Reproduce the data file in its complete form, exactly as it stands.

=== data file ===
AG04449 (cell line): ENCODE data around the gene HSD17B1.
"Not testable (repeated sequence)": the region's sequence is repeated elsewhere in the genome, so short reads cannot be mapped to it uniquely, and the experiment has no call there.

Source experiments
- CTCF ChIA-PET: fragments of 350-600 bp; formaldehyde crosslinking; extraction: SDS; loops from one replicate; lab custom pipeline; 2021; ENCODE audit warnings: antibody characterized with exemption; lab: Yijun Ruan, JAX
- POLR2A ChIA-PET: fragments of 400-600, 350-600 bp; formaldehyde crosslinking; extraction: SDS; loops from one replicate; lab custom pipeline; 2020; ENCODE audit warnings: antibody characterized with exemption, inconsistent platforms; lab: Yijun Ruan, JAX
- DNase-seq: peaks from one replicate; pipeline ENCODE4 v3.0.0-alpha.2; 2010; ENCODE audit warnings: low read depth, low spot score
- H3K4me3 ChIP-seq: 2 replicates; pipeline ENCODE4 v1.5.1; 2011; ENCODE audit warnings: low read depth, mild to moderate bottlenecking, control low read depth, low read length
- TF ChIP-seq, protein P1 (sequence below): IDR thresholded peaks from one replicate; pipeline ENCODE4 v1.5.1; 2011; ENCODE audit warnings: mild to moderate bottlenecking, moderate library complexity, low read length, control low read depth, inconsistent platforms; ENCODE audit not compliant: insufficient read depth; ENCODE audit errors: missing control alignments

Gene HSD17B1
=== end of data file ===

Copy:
AG04449 (cell line): ENCODE data around the gene HSD17B1.
"Not testable (repeated sequence)": the region's sequence is repeated elsewhere in the genome, so short reads cannot be mapped to it uniquely, and the experiment has no call there.

Source experiments
- CTCF ChIA-PET: fragments of 350-600 bp; formaldehyde crosslinking; extraction: SDS; loops from one replicate; lab custom pipeline; 2021; ENCODE audit warnings: antibody characterized with exemption; lab: Yijun Ruan, JAX
- POLR2A ChIA-PET: fragments of 400-600, 350-600 bp; formaldehyde crosslinking; extraction: SDS; loops from one replicate; lab custom pipeline; 2020; ENCODE audit warnings: antibody characterized with exemption, inconsistent platforms; lab: Yijun Ruan, JAX
- DNase-seq: peaks from one replicate; pipeline ENCODE4 v3.0.0-alpha.2; 2010; ENCODE audit warnings: low read depth, low spot score
- H3K4me3 ChIP-seq: 2 replicates; pipeline ENCODE4 v1.5.1; 2011; ENCODE audit warnings: low read depth, mild to moderate bottlenecking, control low read depth, low read length
- TF ChIP-seq, protein P1 (sequence below): IDR thresholded peaks from one replicate; pipeline ENCODE4 v1.5.1; 2011; ENCODE audit warnings: mild to moderate bottlenecking, moderate library complexity, low read length, control low read depth, inconsistent platforms; ENCODE audit not compliant: insufficient read depth; ENCODE audit errors: missing control alignments

Gene HSD17B1